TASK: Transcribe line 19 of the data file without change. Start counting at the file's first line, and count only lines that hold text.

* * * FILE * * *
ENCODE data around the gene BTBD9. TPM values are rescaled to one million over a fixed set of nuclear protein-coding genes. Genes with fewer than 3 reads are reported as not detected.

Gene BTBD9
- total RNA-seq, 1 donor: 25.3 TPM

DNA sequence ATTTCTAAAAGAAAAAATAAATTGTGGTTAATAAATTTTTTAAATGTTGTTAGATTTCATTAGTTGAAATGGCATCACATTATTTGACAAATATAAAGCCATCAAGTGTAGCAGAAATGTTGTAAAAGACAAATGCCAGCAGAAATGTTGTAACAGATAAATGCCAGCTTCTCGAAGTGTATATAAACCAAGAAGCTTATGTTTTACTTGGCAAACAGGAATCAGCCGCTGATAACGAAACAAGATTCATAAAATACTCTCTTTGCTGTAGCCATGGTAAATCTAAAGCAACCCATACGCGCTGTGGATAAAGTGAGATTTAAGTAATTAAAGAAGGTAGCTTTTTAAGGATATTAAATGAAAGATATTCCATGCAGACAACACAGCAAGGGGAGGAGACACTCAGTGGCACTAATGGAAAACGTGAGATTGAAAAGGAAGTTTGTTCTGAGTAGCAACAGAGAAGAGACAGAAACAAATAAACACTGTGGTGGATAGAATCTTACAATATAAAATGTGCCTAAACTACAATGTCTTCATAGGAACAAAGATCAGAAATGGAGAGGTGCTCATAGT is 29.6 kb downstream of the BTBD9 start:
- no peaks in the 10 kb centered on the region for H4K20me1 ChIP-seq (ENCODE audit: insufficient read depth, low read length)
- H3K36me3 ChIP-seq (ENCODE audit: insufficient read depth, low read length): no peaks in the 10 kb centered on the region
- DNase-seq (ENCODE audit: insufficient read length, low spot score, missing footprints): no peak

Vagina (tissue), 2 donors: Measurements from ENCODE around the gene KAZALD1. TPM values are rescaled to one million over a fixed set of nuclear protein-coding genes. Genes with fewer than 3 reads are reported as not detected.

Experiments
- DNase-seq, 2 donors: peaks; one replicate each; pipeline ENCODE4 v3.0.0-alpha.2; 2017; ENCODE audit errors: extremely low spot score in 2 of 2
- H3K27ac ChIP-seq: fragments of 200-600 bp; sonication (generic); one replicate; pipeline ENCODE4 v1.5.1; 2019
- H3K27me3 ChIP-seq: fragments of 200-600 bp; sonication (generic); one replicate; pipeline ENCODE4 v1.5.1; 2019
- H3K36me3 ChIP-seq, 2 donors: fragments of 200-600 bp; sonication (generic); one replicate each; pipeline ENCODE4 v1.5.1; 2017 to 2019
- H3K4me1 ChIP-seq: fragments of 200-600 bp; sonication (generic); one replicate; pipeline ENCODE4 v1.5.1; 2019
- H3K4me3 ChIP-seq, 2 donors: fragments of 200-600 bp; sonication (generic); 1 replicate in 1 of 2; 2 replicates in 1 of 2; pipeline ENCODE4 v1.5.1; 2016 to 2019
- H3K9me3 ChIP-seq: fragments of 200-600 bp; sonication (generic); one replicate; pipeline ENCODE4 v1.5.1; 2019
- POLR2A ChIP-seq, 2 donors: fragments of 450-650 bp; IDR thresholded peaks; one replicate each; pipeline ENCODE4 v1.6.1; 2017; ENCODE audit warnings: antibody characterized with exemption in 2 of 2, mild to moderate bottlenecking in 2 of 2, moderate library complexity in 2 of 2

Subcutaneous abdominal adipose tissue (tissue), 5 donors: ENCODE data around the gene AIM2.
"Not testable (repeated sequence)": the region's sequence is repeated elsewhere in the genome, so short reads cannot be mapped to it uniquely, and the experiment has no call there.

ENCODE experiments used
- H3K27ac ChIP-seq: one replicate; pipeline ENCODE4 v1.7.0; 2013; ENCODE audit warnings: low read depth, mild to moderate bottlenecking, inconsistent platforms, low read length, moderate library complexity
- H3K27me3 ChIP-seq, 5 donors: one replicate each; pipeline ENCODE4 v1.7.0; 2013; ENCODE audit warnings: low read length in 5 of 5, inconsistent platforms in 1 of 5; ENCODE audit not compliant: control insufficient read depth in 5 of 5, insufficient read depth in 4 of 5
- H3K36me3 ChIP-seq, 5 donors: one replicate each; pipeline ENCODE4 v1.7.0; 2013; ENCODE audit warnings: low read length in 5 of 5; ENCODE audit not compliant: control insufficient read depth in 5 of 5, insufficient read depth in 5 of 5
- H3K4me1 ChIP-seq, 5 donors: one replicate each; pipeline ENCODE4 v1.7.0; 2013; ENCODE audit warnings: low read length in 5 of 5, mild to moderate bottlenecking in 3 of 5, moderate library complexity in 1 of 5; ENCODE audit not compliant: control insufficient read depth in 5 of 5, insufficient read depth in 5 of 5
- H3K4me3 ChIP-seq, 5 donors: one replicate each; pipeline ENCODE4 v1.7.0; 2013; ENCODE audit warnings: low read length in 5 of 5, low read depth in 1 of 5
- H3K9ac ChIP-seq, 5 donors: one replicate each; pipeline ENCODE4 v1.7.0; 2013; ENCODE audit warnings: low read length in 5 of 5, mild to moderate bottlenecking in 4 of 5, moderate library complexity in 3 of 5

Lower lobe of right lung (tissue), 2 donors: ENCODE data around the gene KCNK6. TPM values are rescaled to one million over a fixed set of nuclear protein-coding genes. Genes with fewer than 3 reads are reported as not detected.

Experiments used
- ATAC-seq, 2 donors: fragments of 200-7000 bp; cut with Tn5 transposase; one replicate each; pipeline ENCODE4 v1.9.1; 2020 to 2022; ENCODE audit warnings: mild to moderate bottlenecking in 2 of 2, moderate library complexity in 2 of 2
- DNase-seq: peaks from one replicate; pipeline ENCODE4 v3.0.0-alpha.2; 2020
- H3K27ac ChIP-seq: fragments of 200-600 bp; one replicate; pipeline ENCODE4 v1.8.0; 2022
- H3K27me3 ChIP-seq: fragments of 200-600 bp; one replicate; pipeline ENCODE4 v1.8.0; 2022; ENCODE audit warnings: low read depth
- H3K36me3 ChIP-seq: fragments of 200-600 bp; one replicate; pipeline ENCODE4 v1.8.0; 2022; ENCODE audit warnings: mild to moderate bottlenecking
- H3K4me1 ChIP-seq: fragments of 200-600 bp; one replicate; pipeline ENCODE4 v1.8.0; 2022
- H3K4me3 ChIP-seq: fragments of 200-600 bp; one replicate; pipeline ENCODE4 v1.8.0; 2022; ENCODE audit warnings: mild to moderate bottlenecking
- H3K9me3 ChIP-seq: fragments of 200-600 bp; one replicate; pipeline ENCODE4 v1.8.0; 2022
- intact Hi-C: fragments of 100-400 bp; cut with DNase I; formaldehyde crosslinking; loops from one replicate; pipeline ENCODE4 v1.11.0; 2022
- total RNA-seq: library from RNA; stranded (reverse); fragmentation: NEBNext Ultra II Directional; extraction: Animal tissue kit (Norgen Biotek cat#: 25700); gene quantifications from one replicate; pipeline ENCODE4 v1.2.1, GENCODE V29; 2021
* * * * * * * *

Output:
"Not testable (repeated sequence)": the region's sequence is repeated elsewhere in the genome, so short reads cannot be mapped to it uniquely, and the experiment has no call there.